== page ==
BOTTOM LINE: Random Access Theatre's adaptation of Ayn Rand's dystopian novella is powerful, intense and polished.
Was I somewhat skeptical upon being seated by an actor who said “Hello brother, right this way”? Yes. Was I a little cynical as the lights went down – and stayed down – for the first five minutes of the performance and I couldn’t take notes? Yes. Was I a tad stressed when I thought “Oh no, I’m not following the story of this actor’s opening monologue whatsoever.” Yes. Did this production grow on me? Did it find its way, structurally and tonally, pretty darn fast? Absolutely. While certainly not a simple or straightforward engagement, Anthem is challenging, stylized and charming in its own special way.
It is difficult to discuss the plot at hand because the play is more a representation of ideas and themes (the consequences of secrets, the mercilessness of broken law systems, the individual versus the group) than a linear story. Simply put-- although it doesn’t feel right to use the word simply while discussing this particular production-- Equality 7-2521 (Tom Carman) stumbles upon a new power (a light) in an abandoned underground (?) hole (?) and shares this news with The Council. They’re pissed: “What is not done collectively cannot be good.” 7-2521 then meets Liberty 5-3000 aka The Golden One and they seem to really, really like each other. There’s also talk of Unmentionable Times, nearby motes and ‘detentions’ which involve brutal thrashings. It's a lot to take in but I was surprised at how comfortable I became as I let it all wash over me. I didn’t always understand every rule of this world, but every artist involved undoubtedly did. That is precisely why this production is an enormous success.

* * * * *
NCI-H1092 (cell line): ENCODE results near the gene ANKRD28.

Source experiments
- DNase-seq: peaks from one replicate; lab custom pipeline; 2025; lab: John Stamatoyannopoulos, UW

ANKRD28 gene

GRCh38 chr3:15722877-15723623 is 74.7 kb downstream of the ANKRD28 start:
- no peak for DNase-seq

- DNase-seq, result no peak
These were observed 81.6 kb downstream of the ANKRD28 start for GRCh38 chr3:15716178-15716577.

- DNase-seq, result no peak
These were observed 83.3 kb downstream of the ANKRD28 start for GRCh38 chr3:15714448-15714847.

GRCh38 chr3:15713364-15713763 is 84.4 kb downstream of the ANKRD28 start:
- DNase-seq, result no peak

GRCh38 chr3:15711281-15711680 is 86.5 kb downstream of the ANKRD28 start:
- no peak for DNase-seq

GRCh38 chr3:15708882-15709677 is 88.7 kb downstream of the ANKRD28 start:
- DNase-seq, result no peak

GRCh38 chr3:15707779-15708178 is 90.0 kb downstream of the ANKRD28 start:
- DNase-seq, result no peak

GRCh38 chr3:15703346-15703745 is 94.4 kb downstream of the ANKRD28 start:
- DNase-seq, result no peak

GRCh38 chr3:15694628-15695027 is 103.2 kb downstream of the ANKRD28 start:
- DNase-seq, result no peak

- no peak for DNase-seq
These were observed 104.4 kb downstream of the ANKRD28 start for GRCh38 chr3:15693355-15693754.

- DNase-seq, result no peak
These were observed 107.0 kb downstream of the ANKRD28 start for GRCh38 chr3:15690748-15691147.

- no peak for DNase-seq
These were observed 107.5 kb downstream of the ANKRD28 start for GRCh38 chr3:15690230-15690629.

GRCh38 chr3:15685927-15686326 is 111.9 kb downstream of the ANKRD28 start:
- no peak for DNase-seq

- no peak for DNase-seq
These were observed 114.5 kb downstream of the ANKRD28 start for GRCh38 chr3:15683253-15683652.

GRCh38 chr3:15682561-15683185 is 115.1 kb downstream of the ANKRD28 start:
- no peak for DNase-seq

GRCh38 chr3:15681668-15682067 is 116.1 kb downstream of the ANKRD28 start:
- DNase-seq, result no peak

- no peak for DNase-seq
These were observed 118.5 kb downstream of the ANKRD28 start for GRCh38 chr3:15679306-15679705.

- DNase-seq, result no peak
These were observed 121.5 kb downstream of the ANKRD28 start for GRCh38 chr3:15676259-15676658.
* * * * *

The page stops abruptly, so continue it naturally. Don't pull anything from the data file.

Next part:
There is so much to appreciate in the show’s brief 70-minute running time. The performances are all-around solid and there’s a true sense of the ensemble from start to finish. Tom Carman is particularly commanding. In such a verbose work he is a master storyteller, judiciously exploiting the power of his voice. Daniel Burns, Amanda Donelan, Laura King and Rachel Riendeau provide equally pointed, unswerving work.
Anthem is swiftly paced by director/adapter Jennifer Sandella, who enhances the evening with vivid stage pictures (the detention sequence, the council berating a man who spoke an unspeakable word) and a clever use of space. Sarah Abigail Hoke-Brady not only has one of the most fabulous names to discover in a program but her lighting design is inventive-- at times severe, other times remarkably subtle. And one of the most lucrative aspects is David Andreana’s sound composition and design. The music is thrilling and dangerous as 7-2521 maneuvers around the stage with a flashlight, then perfectly romantic when he meets 5-3000 in a forest, birds chirping and all.
So often actors are in their own worlds onstage, impressing individually but neglecting to connect as an ensemble. That is not the case with the cast of Anthem, where every performer inhabits the very same, very specific (albeit very bizarre – it’s Ayn Rand after all) world. And it’s a world I recommend you visit soon.
(Anthem plays at Dorothy Strelsin Theatre, 312 West 36th Street between 8th and 9th Avenues, through March 4th. Performances are Mondays and Wednesdays through Saturdays at 7:30PM, and Saturdays and Sundays at 3PM. Tickets are $25 and are available at brownpapertickets.com.)